The two priorities should run together. The Christian social ethic is, after all, one of neither dependency nor independence but of mutuality, in which both parties have something to give and so both receive something. An anti-child-poverty strategy must neither breed dependence nor hold the individual solely responsible for their circumstances, but seek to bring sustainable change through working in partnership for those who live in poverty.

Part of the answer lies in the education system. A quality education can empower children and is one of the most important routes out of poverty. However, it is not just about good schools. As the book Improving Children’s Life Chances, from the Child Poverty Action Group, points out, family poverty remains the strongest predictor of educational attainment. It says that around only one-tenth of all variations in exam results at 16 can be accounted for by factors relating to schools. Elsewhere it says that low-income families are much less able than others to afford items and activities that many more affluent families routinely pay for in order to boost their children’s educational attainment. Clearly, we should be doing all we can to improve our schools and close the educational attainment gap, as the Social Mobility and Child Poverty Commission’s State of the Nation report, published yesterday, makes clear. Re-establishing funding for local authorities to invest in early years education is also crucial if we are to close the income-based educational attainment gap that exists even before pupils set foot in a school.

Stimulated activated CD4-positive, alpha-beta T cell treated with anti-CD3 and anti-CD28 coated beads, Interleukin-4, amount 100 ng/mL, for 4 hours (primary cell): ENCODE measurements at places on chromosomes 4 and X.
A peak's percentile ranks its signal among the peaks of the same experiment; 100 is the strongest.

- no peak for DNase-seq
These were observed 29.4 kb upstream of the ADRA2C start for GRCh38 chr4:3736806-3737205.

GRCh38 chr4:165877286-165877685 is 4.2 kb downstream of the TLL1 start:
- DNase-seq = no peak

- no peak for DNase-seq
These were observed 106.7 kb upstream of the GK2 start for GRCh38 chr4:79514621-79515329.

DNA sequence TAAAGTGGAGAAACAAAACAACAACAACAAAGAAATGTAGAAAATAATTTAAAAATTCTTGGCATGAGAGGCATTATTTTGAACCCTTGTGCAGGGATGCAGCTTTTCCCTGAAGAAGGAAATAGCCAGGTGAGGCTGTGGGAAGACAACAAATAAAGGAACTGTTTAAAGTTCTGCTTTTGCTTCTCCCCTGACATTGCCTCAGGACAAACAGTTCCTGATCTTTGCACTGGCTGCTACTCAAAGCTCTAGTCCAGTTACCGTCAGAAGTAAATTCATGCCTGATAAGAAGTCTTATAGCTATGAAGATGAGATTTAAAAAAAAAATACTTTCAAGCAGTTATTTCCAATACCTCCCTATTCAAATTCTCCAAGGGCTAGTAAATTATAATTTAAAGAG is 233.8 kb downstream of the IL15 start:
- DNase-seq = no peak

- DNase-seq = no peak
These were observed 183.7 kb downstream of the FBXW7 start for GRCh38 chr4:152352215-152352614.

However, the fact remains that as familial poverty inhibits educational attainment, it creates a vicious cycle. If we are to break that cycle, we must focus not on handouts but on economic empowerment—on income, in other words. We can talk about all the life chances indicators that we want, but if we lose sight of the centrality of income to a child’s life chances, we will not see children reach their full potential. This is not just the sole responsibility of government. As consumers we need to be relentless in our support of ethical businesses, and as neighbours we need to stand alongside those on poverty pay and support their campaign for a living wage—although policymakers clearly have a crucial role to play.